COLUMBUS, Ohio – In the darkened back alleys of the internet, enough cash can get you nearly anything.
For those seeking drugs, cost isn’t much of an issue, but trust is.
A new study from The Ohio State University finds that on “darknet” drug markets (accessible only through anonymity-protecting software such as Tor) the most important thing for buyers is finding sellers in whom they can place their confidence.
“When opioid users are making that first purchase, price doesn’t matter at all,” says Scott Duxbury, the study’s lead author, in a university news release. “If they come back to buy again, price matters a little, but trust remains their primary concern.”
Researchers noted that the majority of buyers only made a single purchase. If these buyers were simply experimenting with one time drug use, they suggested this could be why price matters so little.
For the smaller group of people making more than one purchase, less than a third of them sought out a different vendor for repeat buys.
With the reputation of buyers and sellers visible to everyone, researchers suggested the drug markets have the potential to be easily disrupted by leaving negative reviews of the most trusted sellers.
“If you eliminate several large sellers, all their buyers are stranded without a seller on the market that they have used before,” says Duxbury.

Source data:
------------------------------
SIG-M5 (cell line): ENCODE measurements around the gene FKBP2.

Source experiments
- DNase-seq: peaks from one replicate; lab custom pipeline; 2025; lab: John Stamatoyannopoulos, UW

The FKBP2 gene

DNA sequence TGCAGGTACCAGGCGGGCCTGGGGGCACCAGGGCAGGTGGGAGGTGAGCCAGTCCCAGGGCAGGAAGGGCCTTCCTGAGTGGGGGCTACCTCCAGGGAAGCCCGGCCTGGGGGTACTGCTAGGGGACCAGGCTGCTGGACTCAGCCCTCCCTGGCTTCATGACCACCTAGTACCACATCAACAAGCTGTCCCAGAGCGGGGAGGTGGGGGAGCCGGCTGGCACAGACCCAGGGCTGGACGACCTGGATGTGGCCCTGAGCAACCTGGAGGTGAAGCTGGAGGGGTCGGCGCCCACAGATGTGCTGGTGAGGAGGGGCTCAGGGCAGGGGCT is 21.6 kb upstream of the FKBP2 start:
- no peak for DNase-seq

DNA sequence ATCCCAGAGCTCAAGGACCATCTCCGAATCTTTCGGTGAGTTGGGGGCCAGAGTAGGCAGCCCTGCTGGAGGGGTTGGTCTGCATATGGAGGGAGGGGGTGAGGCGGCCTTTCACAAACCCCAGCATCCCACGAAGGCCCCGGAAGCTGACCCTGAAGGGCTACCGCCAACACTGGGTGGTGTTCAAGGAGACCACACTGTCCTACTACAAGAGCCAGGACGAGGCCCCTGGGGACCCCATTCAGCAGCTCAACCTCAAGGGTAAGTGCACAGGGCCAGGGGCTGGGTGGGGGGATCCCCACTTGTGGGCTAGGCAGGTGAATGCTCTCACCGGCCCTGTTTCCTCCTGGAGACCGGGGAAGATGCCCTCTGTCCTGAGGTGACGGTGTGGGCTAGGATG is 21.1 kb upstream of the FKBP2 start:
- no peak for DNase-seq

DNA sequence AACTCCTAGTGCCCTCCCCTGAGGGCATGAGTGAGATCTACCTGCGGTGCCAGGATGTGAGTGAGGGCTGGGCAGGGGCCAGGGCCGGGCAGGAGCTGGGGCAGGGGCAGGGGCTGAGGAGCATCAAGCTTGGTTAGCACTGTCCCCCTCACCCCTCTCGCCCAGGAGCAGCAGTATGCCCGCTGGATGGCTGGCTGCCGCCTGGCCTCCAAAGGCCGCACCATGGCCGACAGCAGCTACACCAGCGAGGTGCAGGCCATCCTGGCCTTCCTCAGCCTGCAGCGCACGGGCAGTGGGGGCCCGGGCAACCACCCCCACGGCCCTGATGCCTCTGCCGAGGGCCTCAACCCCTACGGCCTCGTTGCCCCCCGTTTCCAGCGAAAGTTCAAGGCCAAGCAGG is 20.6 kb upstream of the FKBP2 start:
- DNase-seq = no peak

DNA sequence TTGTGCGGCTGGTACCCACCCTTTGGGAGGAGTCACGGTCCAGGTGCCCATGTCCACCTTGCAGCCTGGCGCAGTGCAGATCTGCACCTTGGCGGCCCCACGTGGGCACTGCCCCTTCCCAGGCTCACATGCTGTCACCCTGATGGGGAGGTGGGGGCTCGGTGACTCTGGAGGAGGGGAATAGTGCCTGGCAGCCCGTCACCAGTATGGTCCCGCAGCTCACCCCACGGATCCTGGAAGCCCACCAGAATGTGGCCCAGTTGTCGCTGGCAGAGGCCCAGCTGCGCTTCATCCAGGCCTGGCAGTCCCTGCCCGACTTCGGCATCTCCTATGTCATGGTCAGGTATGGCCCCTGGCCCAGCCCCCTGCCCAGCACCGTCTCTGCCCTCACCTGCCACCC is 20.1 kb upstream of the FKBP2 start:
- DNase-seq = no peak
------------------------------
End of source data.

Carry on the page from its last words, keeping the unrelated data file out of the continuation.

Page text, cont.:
Still, there remains a core group of repeat buyers with connections to multiple sellers. These experienced buyers would be harder to disrupt the researchers said.
The study comes on the heels of the recent shutdown of two of the largest darknet markets, Hansa and AlphaBay.
In an article on Vice’s Motherboard, it was noted that the shutdown of AlphaBay was the highest profile action “since the arrest of Ross Ulbricht, the creator of the original Silk Road.” Silk Road was one of the first and best known darknet marketplaces for drugs and other illicit goods.
“This is likely one of the most important criminal investigations of the year – taking down the largest dark net marketplace in history,” Attorney General Jeff Sessions said of the AlphaBay shutdown in a press conference last month. “…The dark net is not a place to hide.”
Despite the increased attention and shutdown of the two large markets, Duxbury says new drug trafficking sites were almost instantly set up to replace them. While the speed with which new sites are launched is a problem for law enforcement, he says that new sites are also likely the easiest to disrupt.
“If officials can find a way to flood a network with bad evaluations when it is first starting, that will make it difficult for buyers to make informed decisions. That could stop markets when they are just beginning,” he explains.
The researchers said they consider this and further studies especially important in light of the growing opioid abuse problem in the United States. The team at OSU said they are currently gathering data to understand how much darknet drug purchases are increasing as a result of the opioid abuse epidemic.
Their research was presented last week at the annual meeting of the American Sociological Association in Montreal and in a paper published recently in the Journal of Quantitative Criminology.